Feasibility of present-centered therapy for prolonged grief disorder: results of a pilot study

  • Present-centered therapy (PCT) was originally developed as a strong comparator for the non-specific effects of psychotherapy in the treatment of posttraumatic stress disorder. PCT qualifies as a not strictly supportive treatment as it is structured and homework is assigned between sessions. It does not focus on cognitive restructuring or exposure. A growing body of literature supports its beneficial effects. For example, it demonstrated only slightly inferior effect sizes and lower dropout rates compared to that of trauma-focused cognitive behavioral therapy in several trials with patients suffering from posttraumatic stress disorder. The current study is the first to evaluate the feasibility and the treatment effects of PCT in adults with prolonged grief disorder (PGD). Meta-analyses on psychotherapy for PGD have yielded moderate effect sizes. N = 20 individuals suffering from PGD were treated with PCT by novice therapists as part of a preparation phase for an upcoming RCT in an outpatient setting. Treatment consisted of 20–24 sessions á 50 min. All outcomes were assessed before treatment, at post-treatment, and at the 3-month follow-up. The primary outcome, PGD symptom severity, was assessed using the Interview for Prolonged Grief-13. Secondary outcomes were self-reported PGD severity, depression, general psychological distress, and somatic symptom severity. Furthermore, therapists evaluated their experiences with their first PCT patient and the treatment manual. In intent-to-treat analyses of all patients we found a significant decrease in interview-based PGD symptom severity at post-treatment (d = 1.26). Decreases were maintained up to the 3-month follow-up assessment (d = 1.25). There were also significant decreases in self-reported PGD symptoms, depression, and general psychological distress. No changes were observed for somatic symptoms. The completion rate was 85%. Therapists deemed PCT to be a learnable treatment program that can be adapted to the patient's individual needs. The preliminary results of PCT as a treatment for PGD demonstrate large effects and indicate good feasibility in outpatient settings. The treatment effects were larger than those reported in meta-analyses. Thus, PCT is a promising treatment for PGD. Possible future research directions are discussed.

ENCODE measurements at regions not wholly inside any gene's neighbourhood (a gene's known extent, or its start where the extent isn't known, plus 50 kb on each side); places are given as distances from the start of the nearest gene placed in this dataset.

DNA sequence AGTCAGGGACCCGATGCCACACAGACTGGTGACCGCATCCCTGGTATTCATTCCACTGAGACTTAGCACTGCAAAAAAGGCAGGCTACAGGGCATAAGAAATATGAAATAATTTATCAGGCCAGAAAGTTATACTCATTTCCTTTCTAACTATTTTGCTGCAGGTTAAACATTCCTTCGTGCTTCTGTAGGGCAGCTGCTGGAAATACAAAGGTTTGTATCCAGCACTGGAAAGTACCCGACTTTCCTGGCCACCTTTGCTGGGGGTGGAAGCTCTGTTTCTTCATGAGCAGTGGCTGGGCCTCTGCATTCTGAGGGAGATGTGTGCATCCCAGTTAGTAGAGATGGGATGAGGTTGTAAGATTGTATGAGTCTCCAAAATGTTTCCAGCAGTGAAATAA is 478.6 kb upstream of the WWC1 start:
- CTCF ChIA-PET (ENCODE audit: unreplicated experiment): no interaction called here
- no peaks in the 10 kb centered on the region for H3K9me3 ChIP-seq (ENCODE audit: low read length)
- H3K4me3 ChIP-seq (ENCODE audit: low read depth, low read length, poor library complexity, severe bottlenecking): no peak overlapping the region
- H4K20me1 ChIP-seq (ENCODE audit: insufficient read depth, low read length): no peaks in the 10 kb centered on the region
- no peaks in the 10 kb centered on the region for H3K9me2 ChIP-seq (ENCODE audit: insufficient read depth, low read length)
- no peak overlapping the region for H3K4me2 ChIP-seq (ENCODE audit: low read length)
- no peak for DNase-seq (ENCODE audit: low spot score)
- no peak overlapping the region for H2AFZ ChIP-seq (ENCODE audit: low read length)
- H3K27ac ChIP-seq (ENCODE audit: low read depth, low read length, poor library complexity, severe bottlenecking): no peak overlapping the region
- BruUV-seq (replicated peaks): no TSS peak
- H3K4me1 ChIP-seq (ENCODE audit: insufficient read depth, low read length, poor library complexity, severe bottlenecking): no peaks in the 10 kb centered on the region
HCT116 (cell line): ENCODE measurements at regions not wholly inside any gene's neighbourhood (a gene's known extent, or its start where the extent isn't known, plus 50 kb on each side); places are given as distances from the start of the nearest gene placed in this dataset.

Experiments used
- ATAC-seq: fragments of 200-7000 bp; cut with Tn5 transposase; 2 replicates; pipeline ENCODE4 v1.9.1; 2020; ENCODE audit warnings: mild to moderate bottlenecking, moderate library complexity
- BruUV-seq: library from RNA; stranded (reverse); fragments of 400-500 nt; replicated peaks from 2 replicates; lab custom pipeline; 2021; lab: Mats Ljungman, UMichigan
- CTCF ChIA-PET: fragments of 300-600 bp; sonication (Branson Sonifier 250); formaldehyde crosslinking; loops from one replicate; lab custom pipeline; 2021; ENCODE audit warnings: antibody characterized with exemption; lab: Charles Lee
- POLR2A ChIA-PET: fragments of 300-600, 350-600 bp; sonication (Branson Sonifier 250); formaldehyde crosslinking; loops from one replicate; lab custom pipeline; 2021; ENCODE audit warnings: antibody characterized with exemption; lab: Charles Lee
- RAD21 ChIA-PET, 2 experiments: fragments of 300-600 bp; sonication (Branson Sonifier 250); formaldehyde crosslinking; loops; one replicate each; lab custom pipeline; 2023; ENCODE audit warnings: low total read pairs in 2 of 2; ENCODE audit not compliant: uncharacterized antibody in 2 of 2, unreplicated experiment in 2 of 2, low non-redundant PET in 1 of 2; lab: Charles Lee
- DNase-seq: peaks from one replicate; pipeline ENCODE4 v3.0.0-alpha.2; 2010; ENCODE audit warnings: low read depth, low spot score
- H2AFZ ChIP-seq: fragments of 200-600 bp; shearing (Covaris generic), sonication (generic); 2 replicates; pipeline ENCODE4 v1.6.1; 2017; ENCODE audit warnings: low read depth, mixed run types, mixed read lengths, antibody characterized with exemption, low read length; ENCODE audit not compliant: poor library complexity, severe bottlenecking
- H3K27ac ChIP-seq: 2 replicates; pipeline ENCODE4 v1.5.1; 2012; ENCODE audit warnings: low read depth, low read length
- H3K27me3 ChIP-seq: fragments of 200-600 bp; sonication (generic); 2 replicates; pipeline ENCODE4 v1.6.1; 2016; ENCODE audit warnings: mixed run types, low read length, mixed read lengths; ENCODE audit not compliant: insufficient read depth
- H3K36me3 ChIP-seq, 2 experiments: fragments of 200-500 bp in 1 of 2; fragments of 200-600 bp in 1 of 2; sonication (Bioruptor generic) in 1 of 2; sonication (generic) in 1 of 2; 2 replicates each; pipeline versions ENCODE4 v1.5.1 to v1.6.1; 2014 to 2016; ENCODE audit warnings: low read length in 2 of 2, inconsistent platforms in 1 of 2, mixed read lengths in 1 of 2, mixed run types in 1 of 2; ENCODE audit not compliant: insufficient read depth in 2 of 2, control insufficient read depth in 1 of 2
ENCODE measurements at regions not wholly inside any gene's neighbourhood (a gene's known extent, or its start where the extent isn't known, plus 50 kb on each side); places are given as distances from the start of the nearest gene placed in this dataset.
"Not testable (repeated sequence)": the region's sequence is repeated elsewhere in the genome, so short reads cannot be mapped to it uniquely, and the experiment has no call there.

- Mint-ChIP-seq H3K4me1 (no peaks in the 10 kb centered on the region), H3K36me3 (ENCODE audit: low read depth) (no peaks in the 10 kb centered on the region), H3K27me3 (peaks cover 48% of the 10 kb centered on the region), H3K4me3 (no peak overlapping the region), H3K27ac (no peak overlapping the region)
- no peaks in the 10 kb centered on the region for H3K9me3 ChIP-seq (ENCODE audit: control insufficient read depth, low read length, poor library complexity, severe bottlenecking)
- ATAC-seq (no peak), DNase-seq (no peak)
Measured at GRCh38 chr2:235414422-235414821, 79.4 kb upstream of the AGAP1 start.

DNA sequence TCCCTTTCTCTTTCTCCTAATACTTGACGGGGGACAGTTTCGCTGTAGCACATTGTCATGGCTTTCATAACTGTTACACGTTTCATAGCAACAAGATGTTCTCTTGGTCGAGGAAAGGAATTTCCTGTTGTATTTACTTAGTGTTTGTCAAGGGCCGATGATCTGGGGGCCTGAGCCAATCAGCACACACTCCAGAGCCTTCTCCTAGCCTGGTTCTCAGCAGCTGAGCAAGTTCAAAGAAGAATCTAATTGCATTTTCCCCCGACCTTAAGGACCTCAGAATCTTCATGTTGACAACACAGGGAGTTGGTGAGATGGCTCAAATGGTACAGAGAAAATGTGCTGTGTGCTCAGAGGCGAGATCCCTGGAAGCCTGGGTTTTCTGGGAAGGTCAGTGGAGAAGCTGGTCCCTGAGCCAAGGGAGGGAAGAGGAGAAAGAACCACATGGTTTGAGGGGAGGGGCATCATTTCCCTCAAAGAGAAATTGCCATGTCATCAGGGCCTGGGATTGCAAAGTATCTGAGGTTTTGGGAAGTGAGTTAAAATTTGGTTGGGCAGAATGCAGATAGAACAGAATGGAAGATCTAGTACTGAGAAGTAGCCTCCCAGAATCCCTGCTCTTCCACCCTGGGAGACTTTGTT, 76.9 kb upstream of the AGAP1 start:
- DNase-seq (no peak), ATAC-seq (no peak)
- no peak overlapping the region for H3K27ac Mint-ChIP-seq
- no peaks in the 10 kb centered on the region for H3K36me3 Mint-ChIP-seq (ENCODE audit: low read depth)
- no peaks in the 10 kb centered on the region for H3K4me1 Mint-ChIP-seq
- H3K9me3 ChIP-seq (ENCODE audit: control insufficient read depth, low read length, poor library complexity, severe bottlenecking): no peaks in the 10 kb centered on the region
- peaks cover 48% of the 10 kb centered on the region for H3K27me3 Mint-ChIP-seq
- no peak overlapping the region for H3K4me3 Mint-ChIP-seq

Author:Anna Vogel, Hannah Comteße, Agnes Nocon, Anette Kersting, Winfried Rief, Regina SteilORCiDGND, Rita RosnerORCiDGND
Parent Title (English):Frontiers in psychiatry
Publisher:Frontiers Research Foundation
Place of publication:Lausanne
Document Type:Article
Date of Publication (online):2021/04/15
Date of first Publication:2021/04/15
Publishing Institution:Universitätsbibliothek Johann Christian Senckenberg
Release Date:2021/10/19
Tag:bereavement; loss; present-centered therapy; prolonged grief disorder; psychotherapy
Issue:art. 534664
Page Number:12
First Page:1
Last Page:12
Some parts of the study were funded by proFOR+, a funding program run by the Catholic University of Eichstaett-Ingolstadt. The open access publication of this article was supported by the Open Access Fund of the Catholic University Eichstaett-Ingolstadt. The associated RCT following this study was funded by a grant from the German Research Foundation (DFG RO 2042/7-1).
Institutes:Psychologie und Sportwissenschaften
Dewey Decimal Classification:1 Philosophie und Psychologie / 15 Psychologie / 150 Psychologie
6 Technik, Medizin, angewandte Wissenschaften / 61 Medizin und Gesundheit / 610 Medizin und Gesundheit
Licence (German):License LogoCreative Commons - Namensnennung 4.0